Thursday, October 13, 2016

Pride vs. Trust



When younger and zealous that things be done ‘properly’ I signed up to lead Bible studies, be a leader in organizations, and do things that I felt were being done by others without competence. Those people gladly stepped down so this ‘person of great confidence’ could take over the work that was discomforting them anyway.

Since then God has taught me two major lessons about what I was doing. The first was obvious: do not let my pride lead me. The second was less clear, at least at the time: do not butt into the struggles of others unless God directs because He may be teaching them something in that struggle.

The passage for today in “My Utmost for His Highest” reminds me that these are important principles. Moses had to learn them also . . .

One day, when Moses had grown up, he went out to his people and looked on their burdens, and he saw an Egyptian beating a Hebrew, one of his people. He looked this way and that, and seeing no one, he struck down the Egyptian and hid him in the sand. When he went out the next day, behold, two Hebrews were struggling together. And he said to the man in the wrong, “Why do you strike your companion?” He answered, “Who made you a prince and a judge over us? Do you mean to kill me as you killed the Egyptian?” Then Moses was afraid, and thought, “Surely the thing is known.” (Exodus 2:11–14)

Like Moses, I’ve seen needs and felt as if I could meet those needs, right those wrongs, fix things. Even though the result of my pride induced actions was not feeding sheep in the wilderness for forty years, the Lord used the frustration of fruitlessness to make me aware that I needed to be trained and disciplined by Him. This is clearer in hindsight than it was during those many times of discouragement.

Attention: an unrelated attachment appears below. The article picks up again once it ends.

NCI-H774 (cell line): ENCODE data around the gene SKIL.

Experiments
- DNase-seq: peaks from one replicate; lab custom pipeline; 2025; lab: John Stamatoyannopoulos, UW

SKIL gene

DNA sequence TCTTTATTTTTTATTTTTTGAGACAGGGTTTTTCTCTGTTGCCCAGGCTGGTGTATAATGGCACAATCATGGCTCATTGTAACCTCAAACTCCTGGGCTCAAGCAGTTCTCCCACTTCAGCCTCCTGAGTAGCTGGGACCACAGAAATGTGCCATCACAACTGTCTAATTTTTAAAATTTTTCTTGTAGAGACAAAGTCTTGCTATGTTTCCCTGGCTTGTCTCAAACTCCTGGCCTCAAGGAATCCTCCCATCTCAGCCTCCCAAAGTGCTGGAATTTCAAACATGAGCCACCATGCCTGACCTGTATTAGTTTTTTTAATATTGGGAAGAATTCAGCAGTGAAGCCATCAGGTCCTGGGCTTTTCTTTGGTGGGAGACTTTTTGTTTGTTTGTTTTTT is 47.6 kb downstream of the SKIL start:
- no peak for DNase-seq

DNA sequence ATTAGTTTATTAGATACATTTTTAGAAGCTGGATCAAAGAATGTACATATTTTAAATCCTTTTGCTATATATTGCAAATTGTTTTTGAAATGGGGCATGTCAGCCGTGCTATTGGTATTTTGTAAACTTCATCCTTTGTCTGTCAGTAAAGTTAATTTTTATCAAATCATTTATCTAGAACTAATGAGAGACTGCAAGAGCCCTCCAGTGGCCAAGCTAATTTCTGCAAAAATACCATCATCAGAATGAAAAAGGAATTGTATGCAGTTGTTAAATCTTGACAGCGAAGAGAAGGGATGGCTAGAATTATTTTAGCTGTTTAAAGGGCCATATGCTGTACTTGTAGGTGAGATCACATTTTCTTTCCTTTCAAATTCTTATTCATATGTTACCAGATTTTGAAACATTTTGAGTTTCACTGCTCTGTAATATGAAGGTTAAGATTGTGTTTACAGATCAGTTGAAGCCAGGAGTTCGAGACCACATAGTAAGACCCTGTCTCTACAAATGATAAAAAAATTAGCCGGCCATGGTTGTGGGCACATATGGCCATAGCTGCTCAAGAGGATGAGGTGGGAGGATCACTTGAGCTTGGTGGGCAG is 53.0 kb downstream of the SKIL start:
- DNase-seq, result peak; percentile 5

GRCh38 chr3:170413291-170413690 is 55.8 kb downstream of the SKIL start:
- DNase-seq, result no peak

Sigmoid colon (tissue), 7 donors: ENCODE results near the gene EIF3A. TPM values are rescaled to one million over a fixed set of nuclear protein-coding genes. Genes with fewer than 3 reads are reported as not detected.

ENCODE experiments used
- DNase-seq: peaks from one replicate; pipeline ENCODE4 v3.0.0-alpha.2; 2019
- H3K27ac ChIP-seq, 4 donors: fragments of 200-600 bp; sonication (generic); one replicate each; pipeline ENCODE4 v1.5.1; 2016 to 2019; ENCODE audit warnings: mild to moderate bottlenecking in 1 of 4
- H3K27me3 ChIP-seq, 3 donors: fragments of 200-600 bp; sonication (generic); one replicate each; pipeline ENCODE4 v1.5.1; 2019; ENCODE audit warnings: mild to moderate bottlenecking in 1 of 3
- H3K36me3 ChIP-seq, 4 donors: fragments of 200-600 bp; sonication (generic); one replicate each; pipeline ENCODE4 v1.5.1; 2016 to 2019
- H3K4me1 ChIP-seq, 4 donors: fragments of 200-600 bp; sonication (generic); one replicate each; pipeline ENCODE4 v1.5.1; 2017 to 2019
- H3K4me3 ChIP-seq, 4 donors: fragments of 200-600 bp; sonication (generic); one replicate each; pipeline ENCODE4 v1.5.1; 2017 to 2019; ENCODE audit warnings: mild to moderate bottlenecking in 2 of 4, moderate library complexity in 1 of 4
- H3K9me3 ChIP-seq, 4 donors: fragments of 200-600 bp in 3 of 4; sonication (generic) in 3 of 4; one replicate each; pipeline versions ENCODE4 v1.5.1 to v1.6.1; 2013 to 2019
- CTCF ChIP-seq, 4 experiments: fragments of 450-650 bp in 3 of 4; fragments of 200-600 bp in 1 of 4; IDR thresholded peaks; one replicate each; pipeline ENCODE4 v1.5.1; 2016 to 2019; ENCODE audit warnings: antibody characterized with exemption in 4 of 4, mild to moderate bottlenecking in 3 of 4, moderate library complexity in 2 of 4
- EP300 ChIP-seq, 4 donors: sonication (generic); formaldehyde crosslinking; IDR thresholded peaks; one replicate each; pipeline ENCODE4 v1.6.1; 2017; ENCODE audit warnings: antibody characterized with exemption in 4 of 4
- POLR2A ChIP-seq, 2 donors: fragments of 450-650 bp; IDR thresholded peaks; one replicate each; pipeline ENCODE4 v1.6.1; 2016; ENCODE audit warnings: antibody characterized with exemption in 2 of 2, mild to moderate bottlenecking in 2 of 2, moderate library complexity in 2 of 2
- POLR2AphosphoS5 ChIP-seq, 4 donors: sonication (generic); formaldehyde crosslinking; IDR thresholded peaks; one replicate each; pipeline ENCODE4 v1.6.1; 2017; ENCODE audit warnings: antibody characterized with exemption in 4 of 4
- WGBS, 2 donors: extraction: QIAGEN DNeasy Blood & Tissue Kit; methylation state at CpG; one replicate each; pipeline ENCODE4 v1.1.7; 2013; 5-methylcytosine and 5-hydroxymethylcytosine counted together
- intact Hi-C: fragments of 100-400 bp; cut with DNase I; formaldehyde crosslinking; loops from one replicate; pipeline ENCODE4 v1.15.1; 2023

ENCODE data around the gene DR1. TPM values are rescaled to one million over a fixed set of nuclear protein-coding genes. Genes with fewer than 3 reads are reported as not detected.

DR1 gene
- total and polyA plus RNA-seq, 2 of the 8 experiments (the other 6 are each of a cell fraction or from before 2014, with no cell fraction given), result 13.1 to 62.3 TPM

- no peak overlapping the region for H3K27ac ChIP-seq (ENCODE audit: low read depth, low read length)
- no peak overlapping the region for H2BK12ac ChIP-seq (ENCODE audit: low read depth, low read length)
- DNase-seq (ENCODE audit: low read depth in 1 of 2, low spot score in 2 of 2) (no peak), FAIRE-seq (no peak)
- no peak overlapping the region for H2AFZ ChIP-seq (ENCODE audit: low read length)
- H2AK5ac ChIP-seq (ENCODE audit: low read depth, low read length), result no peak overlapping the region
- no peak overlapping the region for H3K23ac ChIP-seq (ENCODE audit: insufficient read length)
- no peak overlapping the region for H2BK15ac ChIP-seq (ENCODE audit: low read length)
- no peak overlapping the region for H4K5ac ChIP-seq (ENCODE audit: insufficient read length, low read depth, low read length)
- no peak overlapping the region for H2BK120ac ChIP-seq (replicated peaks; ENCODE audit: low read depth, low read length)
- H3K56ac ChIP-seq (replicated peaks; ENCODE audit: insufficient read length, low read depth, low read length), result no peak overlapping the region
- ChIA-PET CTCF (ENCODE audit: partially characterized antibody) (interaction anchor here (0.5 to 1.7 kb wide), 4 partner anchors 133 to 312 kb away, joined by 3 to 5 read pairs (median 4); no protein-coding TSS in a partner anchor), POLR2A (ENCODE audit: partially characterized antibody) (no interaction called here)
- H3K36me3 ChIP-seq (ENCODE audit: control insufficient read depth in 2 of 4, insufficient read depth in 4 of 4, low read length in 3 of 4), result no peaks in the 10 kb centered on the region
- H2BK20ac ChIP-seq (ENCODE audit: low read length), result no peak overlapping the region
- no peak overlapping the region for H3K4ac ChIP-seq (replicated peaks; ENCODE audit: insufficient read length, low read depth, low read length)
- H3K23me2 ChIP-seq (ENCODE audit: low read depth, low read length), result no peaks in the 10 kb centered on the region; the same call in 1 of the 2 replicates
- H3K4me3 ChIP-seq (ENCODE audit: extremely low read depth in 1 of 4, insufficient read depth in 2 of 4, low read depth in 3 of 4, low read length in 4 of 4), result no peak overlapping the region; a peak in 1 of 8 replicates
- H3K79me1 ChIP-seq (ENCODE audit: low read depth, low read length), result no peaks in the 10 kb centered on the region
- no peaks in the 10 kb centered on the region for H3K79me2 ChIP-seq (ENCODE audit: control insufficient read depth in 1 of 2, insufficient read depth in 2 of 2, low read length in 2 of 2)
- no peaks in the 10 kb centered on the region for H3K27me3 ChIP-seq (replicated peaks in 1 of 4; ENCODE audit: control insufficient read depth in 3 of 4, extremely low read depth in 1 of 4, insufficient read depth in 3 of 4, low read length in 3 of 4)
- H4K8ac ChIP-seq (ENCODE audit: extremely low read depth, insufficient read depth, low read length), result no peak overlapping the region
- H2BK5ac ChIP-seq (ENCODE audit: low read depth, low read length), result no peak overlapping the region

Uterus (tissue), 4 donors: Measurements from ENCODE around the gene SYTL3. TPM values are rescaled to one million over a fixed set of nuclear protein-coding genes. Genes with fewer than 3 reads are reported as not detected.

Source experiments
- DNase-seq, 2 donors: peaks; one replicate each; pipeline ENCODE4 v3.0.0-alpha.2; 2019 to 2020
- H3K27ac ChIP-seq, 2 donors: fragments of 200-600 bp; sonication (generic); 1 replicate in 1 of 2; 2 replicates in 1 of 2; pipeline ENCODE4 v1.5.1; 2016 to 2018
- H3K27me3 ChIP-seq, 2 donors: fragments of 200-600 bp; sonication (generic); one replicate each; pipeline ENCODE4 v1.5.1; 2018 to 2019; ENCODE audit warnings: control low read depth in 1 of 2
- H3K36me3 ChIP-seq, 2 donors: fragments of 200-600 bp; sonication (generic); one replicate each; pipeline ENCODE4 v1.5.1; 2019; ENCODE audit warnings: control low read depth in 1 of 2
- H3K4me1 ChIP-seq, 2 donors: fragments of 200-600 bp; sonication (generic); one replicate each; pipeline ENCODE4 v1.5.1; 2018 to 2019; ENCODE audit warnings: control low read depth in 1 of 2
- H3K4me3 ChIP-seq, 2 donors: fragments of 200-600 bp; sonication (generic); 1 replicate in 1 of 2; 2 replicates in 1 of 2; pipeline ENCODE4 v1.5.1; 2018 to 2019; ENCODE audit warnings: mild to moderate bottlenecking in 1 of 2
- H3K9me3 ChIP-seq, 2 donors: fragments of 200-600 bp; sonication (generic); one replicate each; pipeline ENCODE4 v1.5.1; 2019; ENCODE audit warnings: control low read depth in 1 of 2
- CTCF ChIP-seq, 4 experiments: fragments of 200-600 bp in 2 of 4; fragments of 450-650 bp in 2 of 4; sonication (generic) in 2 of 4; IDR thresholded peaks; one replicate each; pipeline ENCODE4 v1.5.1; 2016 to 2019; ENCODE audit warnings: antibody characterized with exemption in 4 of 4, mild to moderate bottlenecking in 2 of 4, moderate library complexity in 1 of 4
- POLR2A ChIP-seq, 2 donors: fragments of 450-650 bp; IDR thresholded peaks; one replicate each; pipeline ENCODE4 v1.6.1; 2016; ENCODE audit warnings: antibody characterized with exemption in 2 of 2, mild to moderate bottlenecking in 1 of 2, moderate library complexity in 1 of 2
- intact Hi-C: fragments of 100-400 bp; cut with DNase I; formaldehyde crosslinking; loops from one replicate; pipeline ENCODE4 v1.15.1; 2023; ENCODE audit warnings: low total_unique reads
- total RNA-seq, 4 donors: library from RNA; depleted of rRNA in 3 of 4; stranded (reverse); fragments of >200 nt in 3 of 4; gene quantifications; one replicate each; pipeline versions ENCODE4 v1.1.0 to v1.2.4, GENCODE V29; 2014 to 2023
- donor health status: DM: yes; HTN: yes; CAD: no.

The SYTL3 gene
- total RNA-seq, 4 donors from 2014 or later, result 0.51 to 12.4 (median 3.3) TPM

Being rightly gifted, deeply concerned, and in the right place at the right time does not necessarily mean that I am God’s choice for the task at hand, particularly if I presume it. Instead, the call of God is more likely to evoke the same response Moses had at the conclusion of his training period: “Who am I that I should go?”

Not only is humility a huge requirement in following the leading of the Lord into service, it is also required to keep from interfering in His plans for others. I know the ‘one anothers’ of the New Testament. Loving God’s people and serving them is an important mark of being a Christian. However, I’m not their Savior. There are some things that only He can do.

Later, after leading God’s people out of Egypt and into the wilderness, Moses was overwhelmed with his task. The people were too many for one person. God sent wisdom through another man who told Moses he needed to trust others to do a major portion of his work.

For some leaders, this is a blow to their ego. Yet learning to trust others to do the work I think I should do is a great blessing and source of joy. When I see fearful and hesitant believers step up to the plate and begin using their gifts in obedience to those ‘one anothers’ my heart simply sings. They will make mistakes just as I do, but in the process they are learning how to trust God and follow Jesus.

All of this is part of learning how to walk with the Lord. In His humanness, “Although he was a son, he learned obedience through what he suffered.” (Hebrews 5:8) Even though Jesus did not have to deal with pride, He had to obey His Father and He never acted on His own initiative.

He also had to leave the work in the hands of others, a motley crew of disciples who seemed least likely to carry the good news of the kingdom to a blind and rebellious world. But they did — and He gave them all they needed to do it. He stood behind them.
He still stands behind His people, behind me in my fumbling, and with me in all my weaknesses. He never looks for self-confidence like the world does, but for those who are certain they cannot do it — because we cannot do it. This is the first requirement toward realizing how much I need Him.


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